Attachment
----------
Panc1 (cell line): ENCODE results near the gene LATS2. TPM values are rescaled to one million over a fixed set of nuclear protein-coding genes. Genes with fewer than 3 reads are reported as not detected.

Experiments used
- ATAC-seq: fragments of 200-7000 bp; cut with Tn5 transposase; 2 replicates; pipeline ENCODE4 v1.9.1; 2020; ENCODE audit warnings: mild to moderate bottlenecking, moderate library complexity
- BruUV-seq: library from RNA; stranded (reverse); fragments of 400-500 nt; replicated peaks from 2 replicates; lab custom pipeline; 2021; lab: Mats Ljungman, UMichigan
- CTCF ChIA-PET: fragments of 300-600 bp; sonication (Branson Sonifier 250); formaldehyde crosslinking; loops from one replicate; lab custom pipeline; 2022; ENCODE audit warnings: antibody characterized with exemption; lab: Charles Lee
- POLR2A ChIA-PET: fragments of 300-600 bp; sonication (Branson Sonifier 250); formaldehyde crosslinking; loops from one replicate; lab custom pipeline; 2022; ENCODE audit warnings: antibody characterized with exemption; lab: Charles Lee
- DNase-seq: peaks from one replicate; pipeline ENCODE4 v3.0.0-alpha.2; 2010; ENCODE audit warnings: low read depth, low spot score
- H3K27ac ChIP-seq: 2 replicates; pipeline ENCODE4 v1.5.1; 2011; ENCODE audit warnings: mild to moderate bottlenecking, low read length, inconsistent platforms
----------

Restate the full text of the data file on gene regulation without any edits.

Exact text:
Panc1 (cell line): ENCODE results near the gene LATS2. TPM values are rescaled to one million over a fixed set of nuclear protein-coding genes. Genes with fewer than 3 reads are reported as not detected.

Experiments used
- ATAC-seq: fragments of 200-7000 bp; cut with Tn5 transposase; 2 replicates; pipeline ENCODE4 v1.9.1; 2020; ENCODE audit warnings: mild to moderate bottlenecking, moderate library complexity
- BruUV-seq: library from RNA; stranded (reverse); fragments of 400-500 nt; replicated peaks from 2 replicates; lab custom pipeline; 2021; lab: Mats Ljungman, UMichigan
- CTCF ChIA-PET: fragments of 300-600 bp; sonication (Branson Sonifier 250); formaldehyde crosslinking; loops from one replicate; lab custom pipeline; 2022; ENCODE audit warnings: antibody characterized with exemption; lab: Charles Lee
- POLR2A ChIA-PET: fragments of 300-600 bp; sonication (Branson Sonifier 250); formaldehyde crosslinking; loops from one replicate; lab custom pipeline; 2022; ENCODE audit warnings: antibody characterized with exemption; lab: Charles Lee
- DNase-seq: peaks from one replicate; pipeline ENCODE4 v3.0.0-alpha.2; 2010; ENCODE audit warnings: low read depth, low spot score
- H3K27ac ChIP-seq: 2 replicates; pipeline ENCODE4 v1.5.1; 2011; ENCODE audit warnings: mild to moderate bottlenecking, low read length, inconsistent platforms